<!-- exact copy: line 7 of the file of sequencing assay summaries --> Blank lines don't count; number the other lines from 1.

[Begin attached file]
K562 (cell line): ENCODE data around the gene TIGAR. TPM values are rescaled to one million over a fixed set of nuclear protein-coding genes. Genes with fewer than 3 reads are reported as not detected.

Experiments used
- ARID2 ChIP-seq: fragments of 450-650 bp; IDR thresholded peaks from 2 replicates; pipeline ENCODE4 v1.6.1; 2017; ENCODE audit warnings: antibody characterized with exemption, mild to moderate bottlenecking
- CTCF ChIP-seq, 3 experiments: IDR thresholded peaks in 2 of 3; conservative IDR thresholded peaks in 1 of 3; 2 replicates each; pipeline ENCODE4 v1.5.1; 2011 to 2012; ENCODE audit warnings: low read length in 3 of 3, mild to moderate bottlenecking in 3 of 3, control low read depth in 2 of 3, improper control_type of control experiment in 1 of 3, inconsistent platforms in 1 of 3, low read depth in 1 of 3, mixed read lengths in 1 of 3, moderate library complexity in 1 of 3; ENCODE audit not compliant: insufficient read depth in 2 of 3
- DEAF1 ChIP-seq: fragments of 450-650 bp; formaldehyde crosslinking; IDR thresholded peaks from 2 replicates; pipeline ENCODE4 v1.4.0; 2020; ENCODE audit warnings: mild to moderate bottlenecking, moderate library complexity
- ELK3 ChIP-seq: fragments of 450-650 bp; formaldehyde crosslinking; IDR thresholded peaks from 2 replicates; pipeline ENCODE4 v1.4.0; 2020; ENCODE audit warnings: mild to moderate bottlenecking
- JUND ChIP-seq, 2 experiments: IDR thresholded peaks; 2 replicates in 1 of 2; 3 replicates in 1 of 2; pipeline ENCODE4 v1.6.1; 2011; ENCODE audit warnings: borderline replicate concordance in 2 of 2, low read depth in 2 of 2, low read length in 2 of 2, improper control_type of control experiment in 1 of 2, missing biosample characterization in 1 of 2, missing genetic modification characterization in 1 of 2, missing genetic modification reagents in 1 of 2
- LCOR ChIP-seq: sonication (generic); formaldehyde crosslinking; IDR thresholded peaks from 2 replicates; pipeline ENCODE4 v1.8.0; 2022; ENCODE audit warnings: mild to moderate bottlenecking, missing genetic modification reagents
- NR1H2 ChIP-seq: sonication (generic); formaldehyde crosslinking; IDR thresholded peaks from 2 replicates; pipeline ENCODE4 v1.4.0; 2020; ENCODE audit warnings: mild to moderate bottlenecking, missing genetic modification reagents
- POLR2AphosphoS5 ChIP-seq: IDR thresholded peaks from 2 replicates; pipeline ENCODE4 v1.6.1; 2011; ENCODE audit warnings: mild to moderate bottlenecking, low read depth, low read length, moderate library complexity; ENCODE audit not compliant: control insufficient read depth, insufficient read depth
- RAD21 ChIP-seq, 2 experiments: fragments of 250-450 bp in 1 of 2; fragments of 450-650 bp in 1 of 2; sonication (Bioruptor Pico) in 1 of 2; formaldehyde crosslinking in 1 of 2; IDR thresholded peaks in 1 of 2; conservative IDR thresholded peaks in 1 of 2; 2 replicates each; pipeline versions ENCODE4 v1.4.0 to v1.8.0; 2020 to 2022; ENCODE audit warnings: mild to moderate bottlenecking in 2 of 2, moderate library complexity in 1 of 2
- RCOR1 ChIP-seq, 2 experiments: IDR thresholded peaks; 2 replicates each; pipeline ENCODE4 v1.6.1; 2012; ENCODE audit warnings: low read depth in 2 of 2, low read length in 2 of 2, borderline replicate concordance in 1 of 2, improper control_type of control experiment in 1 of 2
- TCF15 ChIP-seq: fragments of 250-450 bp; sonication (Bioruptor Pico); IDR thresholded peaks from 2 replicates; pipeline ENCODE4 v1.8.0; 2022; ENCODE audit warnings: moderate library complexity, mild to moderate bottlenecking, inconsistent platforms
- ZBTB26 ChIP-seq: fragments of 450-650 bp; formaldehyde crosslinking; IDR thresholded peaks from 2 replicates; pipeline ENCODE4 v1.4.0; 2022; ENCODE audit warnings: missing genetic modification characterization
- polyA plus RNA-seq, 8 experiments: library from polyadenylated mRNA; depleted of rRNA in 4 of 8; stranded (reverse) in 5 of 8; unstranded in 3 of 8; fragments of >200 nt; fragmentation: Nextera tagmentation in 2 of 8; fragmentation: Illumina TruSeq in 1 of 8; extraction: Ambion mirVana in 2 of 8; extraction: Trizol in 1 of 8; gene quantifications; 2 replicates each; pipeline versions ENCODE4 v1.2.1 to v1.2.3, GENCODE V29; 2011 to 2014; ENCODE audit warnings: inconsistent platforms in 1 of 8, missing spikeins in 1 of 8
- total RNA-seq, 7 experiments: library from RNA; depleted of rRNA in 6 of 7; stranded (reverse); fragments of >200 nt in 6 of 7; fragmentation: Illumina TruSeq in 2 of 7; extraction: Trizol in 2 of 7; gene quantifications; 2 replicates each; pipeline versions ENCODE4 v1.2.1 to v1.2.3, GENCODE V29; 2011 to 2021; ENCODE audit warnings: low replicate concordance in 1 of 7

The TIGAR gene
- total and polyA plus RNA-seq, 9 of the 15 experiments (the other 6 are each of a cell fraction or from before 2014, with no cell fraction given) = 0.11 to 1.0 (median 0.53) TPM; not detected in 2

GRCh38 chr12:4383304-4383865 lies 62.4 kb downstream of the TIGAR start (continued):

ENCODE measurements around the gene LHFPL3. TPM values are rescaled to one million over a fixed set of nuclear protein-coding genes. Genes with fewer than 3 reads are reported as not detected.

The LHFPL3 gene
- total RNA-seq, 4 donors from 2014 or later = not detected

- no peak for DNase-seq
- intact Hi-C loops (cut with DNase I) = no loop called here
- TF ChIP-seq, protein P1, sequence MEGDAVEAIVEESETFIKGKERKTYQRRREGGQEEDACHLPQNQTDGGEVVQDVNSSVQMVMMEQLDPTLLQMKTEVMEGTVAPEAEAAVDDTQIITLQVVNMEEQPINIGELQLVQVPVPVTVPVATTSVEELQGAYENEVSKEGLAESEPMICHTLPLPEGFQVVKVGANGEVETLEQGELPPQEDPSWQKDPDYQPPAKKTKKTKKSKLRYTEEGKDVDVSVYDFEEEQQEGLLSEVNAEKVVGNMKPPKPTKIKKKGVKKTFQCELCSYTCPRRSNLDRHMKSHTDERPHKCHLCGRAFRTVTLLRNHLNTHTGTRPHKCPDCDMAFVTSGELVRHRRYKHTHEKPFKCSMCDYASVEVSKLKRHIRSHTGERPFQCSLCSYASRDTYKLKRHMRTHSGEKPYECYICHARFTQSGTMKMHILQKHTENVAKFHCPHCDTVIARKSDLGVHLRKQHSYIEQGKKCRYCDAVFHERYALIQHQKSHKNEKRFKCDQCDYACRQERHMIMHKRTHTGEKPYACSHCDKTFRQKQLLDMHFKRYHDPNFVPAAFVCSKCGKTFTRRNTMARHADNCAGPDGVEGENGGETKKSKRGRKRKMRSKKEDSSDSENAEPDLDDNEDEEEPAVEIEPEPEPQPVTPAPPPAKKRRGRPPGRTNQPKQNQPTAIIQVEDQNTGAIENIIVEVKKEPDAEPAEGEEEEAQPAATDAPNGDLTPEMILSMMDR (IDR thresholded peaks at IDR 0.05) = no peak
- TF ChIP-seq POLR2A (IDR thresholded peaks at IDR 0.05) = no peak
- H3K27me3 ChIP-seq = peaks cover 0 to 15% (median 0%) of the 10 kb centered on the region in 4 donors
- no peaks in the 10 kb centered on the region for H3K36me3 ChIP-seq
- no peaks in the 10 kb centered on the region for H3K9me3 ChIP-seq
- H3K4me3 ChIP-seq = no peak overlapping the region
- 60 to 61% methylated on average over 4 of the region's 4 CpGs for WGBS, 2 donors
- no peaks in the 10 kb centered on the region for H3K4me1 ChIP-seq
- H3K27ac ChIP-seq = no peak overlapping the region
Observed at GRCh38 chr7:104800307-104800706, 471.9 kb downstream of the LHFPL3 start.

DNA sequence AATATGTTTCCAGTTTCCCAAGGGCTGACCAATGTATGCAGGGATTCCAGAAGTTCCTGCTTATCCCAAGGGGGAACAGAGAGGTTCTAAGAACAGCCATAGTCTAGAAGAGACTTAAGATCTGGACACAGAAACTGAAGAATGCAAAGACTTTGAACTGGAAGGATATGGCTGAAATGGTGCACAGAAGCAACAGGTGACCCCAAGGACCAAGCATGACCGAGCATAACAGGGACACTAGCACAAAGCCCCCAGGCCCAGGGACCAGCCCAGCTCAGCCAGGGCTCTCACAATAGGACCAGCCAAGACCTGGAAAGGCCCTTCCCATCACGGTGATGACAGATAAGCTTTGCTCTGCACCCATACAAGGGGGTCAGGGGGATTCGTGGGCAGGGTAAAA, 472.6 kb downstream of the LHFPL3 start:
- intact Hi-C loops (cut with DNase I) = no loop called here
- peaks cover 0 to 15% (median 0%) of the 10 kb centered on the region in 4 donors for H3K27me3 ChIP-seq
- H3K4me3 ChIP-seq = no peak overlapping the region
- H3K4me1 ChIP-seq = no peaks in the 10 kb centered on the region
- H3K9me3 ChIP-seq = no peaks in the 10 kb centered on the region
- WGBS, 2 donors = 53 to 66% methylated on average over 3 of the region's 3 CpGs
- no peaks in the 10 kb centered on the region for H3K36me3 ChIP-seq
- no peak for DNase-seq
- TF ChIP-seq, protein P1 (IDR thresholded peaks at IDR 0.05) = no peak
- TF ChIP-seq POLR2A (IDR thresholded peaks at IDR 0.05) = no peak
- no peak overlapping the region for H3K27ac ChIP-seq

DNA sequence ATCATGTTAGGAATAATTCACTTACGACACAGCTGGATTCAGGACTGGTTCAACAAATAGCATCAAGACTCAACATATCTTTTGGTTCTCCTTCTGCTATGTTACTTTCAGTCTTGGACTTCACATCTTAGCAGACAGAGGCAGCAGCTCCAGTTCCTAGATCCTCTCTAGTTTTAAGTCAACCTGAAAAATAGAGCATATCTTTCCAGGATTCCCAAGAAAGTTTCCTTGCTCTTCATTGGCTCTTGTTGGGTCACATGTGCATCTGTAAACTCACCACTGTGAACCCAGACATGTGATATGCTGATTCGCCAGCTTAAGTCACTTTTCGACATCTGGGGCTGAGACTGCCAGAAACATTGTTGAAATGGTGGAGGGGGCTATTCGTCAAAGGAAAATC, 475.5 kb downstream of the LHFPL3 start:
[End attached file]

- JUND ChIP-seq, 2 experiments: IDR thresholded peaks; 2 replicates in 1 of 2; 3 replicates in 1 of 2; pipeline ENCODE4 v1.6.1; 2011; ENCODE audit warnings: borderline replicate concordance in 2 of 2, low read depth in 2 of 2, low read length in 2 of 2, improper control_type of control experiment in 1 of 2, missing biosample characterization in 1 of 2, missing genetic modification characterization in 1 of 2, missing genetic modification reagents in 1 of 2